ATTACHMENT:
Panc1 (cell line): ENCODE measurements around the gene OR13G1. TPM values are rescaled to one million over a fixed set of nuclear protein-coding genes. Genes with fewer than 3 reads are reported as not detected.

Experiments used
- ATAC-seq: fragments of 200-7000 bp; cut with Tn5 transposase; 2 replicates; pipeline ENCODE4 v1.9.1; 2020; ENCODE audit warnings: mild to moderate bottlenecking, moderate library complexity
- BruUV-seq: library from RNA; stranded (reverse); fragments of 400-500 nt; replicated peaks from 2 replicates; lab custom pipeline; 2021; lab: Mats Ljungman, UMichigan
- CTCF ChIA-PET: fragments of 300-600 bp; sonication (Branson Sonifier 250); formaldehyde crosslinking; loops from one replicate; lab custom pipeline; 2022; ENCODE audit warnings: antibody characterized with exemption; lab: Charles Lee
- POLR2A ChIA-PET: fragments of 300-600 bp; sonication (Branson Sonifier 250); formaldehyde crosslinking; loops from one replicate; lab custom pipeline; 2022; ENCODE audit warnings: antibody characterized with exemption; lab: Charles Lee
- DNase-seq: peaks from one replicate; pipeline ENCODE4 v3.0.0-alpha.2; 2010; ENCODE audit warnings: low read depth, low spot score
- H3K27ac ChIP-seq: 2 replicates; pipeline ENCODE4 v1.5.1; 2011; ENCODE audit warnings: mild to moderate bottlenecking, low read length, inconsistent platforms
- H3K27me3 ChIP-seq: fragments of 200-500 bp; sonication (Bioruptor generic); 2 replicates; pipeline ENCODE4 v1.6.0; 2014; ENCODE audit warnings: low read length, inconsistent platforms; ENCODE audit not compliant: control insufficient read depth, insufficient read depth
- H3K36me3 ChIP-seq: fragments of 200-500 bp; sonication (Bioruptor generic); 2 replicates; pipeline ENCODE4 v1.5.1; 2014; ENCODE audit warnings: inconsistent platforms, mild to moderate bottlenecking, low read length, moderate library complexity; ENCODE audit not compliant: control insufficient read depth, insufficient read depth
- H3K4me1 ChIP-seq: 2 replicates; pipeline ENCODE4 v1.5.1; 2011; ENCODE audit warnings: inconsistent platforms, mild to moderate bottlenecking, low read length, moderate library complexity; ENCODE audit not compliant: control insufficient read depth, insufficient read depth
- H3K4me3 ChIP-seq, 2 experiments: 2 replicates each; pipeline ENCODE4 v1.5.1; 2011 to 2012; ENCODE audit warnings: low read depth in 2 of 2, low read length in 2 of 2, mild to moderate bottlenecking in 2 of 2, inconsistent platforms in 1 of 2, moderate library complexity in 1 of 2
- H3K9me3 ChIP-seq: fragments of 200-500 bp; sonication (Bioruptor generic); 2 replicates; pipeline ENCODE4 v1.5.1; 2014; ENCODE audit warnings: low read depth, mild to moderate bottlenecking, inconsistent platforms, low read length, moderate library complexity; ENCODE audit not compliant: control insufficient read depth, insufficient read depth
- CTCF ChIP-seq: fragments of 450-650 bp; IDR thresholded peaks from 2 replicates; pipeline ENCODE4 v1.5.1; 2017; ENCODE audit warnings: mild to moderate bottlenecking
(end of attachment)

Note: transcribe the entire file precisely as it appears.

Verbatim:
Panc1 (cell line): ENCODE measurements around the gene OR13G1. TPM values are rescaled to one million over a fixed set of nuclear protein-coding genes. Genes with fewer than 3 reads are reported as not detected.

Experiments used
- ATAC-seq: fragments of 200-7000 bp; cut with Tn5 transposase; 2 replicates; pipeline ENCODE4 v1.9.1; 2020; ENCODE audit warnings: mild to moderate bottlenecking, moderate library complexity
- BruUV-seq: library from RNA; stranded (reverse); fragments of 400-500 nt; replicated peaks from 2 replicates; lab custom pipeline; 2021; lab: Mats Ljungman, UMichigan
- CTCF ChIA-PET: fragments of 300-600 bp; sonication (Branson Sonifier 250); formaldehyde crosslinking; loops from one replicate; lab custom pipeline; 2022; ENCODE audit warnings: antibody characterized with exemption; lab: Charles Lee
- POLR2A ChIA-PET: fragments of 300-600 bp; sonication (Branson Sonifier 250); formaldehyde crosslinking; loops from one replicate; lab custom pipeline; 2022; ENCODE audit warnings: antibody characterized with exemption; lab: Charles Lee
- DNase-seq: peaks from one replicate; pipeline ENCODE4 v3.0.0-alpha.2; 2010; ENCODE audit warnings: low read depth, low spot score
- H3K27ac ChIP-seq: 2 replicates; pipeline ENCODE4 v1.5.1; 2011; ENCODE audit warnings: mild to moderate bottlenecking, low read length, inconsistent platforms
- H3K27me3 ChIP-seq: fragments of 200-500 bp; sonication (Bioruptor generic); 2 replicates; pipeline ENCODE4 v1.6.0; 2014; ENCODE audit warnings: low read length, inconsistent platforms; ENCODE audit not compliant: control insufficient read depth, insufficient read depth
- H3K36me3 ChIP-seq: fragments of 200-500 bp; sonication (Bioruptor generic); 2 replicates; pipeline ENCODE4 v1.5.1; 2014; ENCODE audit warnings: inconsistent platforms, mild to moderate bottlenecking, low read length, moderate library complexity; ENCODE audit not compliant: control insufficient read depth, insufficient read depth
- H3K4me1 ChIP-seq: 2 replicates; pipeline ENCODE4 v1.5.1; 2011; ENCODE audit warnings: inconsistent platforms, mild to moderate bottlenecking, low read length, moderate library complexity; ENCODE audit not compliant: control insufficient read depth, insufficient read depth
- H3K4me3 ChIP-seq, 2 experiments: 2 replicates each; pipeline ENCODE4 v1.5.1; 2011 to 2012; ENCODE audit warnings: low read depth in 2 of 2, low read length in 2 of 2, mild to moderate bottlenecking in 2 of 2, inconsistent platforms in 1 of 2, moderate library complexity in 1 of 2
- H3K9me3 ChIP-seq: fragments of 200-500 bp; sonication (Bioruptor generic); 2 replicates; pipeline ENCODE4 v1.5.1; 2014; ENCODE audit warnings: low read depth, mild to moderate bottlenecking, inconsistent platforms, low read length, moderate library complexity; ENCODE audit not compliant: control insufficient read depth, insufficient read depth
- CTCF ChIP-seq: fragments of 450-650 bp; IDR thresholded peaks from 2 replicates; pipeline ENCODE4 v1.5.1; 2017; ENCODE audit warnings: mild to moderate bottlenecking